The U.S. Inspector General has recognized the serious nature of the charter management problems. The League of Women Voters has been calling for better transparency and management oversight for several years. Now, the federal government has joined us—-well, a part of the federal government.
It is one step toward better accountability for our tax dollars.
In Florida, the report centered on cozy relationships between the so-called ‘non-profit’ charter school advisory boards and the charter management companies. Complaints about school lease manipulations and conflict of interest characterize the report. The League just posted its report on the business practices of CSUSA. We have carefully documented examples of similar concerns.
The State Educational Agency i.e. the Florida Department of Education:
‘monitoring tools were limited regarding their review of charter school activities with CMOs and did not include procedures that would reveal weaknesses in the internal control areas that we reviewed in this audit.
Basically, the Florida charter management review procedures pertained only to the charter advisory board and its fiscal reporting process. Omitted was a review process for relationships between the charter boards and their management companies. Given that most charter management companies are responsible for at least 95% of the charter school budget, the lack of oversight and reporting requirements does not reveal charter mismanagement.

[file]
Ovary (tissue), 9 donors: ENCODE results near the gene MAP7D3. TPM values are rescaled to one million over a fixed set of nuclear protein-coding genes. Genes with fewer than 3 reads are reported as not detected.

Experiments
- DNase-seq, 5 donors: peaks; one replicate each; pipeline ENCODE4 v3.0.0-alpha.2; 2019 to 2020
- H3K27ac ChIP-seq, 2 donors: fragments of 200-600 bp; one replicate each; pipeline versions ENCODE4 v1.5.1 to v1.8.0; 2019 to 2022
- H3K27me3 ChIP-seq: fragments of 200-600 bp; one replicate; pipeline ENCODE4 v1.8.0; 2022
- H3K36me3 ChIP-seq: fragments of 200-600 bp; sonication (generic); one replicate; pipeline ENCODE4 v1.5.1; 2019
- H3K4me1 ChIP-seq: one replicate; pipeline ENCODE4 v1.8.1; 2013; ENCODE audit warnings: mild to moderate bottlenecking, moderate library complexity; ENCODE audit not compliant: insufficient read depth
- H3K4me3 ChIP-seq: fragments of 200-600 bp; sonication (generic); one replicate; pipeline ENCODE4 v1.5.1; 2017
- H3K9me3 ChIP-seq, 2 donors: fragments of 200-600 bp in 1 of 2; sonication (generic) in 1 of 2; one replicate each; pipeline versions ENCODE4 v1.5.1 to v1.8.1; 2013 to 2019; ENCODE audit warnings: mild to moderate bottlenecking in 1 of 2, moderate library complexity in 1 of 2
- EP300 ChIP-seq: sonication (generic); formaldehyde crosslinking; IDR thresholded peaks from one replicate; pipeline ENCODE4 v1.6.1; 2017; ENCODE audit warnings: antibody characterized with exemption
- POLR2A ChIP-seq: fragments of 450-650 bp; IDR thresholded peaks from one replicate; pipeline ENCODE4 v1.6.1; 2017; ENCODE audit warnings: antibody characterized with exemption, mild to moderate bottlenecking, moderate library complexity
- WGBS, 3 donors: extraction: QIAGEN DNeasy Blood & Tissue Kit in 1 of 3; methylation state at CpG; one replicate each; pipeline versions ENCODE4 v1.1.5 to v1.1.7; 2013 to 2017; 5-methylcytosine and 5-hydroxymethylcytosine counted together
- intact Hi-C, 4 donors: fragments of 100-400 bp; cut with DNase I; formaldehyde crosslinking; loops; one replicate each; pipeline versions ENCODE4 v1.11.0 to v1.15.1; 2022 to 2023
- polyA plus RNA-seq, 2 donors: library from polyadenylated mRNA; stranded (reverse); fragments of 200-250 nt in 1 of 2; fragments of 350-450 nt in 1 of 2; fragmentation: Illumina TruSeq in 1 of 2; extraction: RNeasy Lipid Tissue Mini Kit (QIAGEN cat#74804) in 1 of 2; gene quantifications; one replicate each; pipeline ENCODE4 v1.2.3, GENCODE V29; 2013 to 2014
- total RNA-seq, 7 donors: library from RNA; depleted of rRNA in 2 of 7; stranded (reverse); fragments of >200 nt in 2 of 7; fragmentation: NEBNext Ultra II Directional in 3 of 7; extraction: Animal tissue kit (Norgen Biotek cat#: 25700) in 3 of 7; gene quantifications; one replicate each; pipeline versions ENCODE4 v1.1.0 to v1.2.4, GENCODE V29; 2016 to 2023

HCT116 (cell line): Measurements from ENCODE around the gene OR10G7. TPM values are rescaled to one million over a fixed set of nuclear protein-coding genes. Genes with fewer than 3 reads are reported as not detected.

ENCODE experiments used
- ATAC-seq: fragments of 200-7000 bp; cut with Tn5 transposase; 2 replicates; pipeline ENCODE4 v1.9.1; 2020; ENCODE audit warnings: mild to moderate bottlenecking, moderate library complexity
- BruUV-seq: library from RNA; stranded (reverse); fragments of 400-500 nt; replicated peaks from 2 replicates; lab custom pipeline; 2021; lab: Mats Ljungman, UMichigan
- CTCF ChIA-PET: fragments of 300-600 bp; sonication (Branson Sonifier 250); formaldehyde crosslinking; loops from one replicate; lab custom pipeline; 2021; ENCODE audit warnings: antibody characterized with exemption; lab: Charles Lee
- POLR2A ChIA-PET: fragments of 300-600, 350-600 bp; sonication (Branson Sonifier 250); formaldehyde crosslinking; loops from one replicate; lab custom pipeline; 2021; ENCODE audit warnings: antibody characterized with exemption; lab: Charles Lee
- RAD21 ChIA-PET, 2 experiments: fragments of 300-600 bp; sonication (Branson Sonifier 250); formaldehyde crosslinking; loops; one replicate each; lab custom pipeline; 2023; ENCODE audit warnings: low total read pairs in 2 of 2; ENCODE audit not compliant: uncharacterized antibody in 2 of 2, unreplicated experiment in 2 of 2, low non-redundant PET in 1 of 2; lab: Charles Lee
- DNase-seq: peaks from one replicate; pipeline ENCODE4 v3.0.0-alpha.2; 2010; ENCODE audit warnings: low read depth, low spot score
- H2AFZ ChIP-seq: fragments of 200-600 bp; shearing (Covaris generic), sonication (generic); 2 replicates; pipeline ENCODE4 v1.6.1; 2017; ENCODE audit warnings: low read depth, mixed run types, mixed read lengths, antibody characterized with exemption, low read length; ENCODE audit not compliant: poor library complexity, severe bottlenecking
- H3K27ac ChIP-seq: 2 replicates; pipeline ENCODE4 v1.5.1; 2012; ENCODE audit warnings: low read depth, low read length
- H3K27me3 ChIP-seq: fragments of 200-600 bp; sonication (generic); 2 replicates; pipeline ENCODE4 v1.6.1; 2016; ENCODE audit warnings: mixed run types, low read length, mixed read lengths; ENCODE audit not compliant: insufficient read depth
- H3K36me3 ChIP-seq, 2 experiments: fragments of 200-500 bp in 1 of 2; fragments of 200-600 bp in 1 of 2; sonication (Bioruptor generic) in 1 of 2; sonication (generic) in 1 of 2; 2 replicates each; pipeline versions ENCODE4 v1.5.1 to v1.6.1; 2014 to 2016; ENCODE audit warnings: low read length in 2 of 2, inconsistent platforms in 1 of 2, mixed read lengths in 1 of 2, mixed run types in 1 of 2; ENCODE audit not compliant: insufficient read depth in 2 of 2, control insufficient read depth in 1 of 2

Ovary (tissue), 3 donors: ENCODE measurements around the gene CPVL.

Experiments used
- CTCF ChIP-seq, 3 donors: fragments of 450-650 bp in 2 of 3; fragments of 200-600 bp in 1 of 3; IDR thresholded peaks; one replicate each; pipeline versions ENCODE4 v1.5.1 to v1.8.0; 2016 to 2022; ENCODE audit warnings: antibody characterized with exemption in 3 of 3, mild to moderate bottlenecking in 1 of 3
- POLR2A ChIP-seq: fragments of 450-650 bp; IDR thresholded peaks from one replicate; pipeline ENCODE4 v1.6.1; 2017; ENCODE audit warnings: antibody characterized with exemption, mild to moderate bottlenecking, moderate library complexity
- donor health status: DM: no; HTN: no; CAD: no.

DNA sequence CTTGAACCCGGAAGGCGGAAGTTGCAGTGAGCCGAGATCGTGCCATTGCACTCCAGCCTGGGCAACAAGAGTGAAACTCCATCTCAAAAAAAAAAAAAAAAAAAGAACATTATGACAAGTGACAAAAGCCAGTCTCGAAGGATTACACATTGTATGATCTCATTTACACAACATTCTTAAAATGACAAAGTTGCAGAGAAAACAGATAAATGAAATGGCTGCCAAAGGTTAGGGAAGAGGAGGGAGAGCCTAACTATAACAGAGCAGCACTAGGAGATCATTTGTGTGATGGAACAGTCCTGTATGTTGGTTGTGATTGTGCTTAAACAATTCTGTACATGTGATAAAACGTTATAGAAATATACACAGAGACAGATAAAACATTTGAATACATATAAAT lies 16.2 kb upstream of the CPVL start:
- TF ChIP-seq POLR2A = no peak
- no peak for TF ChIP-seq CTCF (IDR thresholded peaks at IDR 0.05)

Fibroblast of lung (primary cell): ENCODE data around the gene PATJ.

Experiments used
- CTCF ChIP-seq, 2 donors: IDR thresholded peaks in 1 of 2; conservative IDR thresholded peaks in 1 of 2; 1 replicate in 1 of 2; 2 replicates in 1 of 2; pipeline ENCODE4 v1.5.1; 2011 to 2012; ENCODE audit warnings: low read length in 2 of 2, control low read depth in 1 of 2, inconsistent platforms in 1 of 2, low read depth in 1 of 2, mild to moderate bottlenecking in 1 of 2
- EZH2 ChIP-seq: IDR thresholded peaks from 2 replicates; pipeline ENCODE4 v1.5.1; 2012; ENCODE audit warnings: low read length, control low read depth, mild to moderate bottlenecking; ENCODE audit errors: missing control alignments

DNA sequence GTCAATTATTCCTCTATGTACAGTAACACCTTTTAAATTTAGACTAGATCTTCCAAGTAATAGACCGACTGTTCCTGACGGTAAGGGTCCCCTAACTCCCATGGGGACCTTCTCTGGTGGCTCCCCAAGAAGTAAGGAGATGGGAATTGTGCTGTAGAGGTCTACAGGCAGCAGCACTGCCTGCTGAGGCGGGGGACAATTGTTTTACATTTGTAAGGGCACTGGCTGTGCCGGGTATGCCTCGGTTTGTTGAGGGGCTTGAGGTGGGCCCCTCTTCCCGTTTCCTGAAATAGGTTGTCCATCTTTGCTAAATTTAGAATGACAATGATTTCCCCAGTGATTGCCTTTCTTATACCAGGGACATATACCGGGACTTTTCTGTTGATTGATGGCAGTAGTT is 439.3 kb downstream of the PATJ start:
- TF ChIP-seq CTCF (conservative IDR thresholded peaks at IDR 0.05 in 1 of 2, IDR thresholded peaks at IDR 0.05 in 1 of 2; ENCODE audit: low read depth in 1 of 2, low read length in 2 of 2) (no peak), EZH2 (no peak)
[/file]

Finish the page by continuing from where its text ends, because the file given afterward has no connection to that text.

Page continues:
The extent of possible self interest in real estate dealings between charter boards, management companies, and real estate companies associated with the management company is significant. In the League’s report, some charter leases and management fees accounted for as much as 40% of a school budget.
Florida is not alone in its lack of oversight of charters. The report also revealed problems in California, Michigan, New York, Pennsylvania and Texas. The report is only a drop in the bucket of problems. It was limited to charters which enrolled a relatively high percentage of Title I eligible students. The selected geographic areas also included more than one charter management company. Five Florida charters were selected for review, and all five revealed management weaknesses. The only other state in which all reviewed charters had weaknesses was Michigan.
The response to the report by the U.S. Department of Education acknowledged that:
…there may be increased risks to federal programs associated with charter schools that are associated with certain management organizations. These risks may be most acute in those cases where a non-profit charter school contracts with a for-profit management organization that may exert significant control or influence over the day-to-day operations of the charter school and how the Federal funds are used.
Not only are there risks for federal programs, there are risks for children as well. In an previous post the League reported that the CAPES study at the University of Florida found that the children in Federally funded charters did no better and in some instances worse academically than similar children in traditional public schools.
How can we penetrate the fog that surrounds the charter industry? Florida has one current lawsuit regarding fraud and abuse by a for-profit charter management firm. It has a history of scandals that date back years. Over and over again, the League has stated that school choice is not a good choice.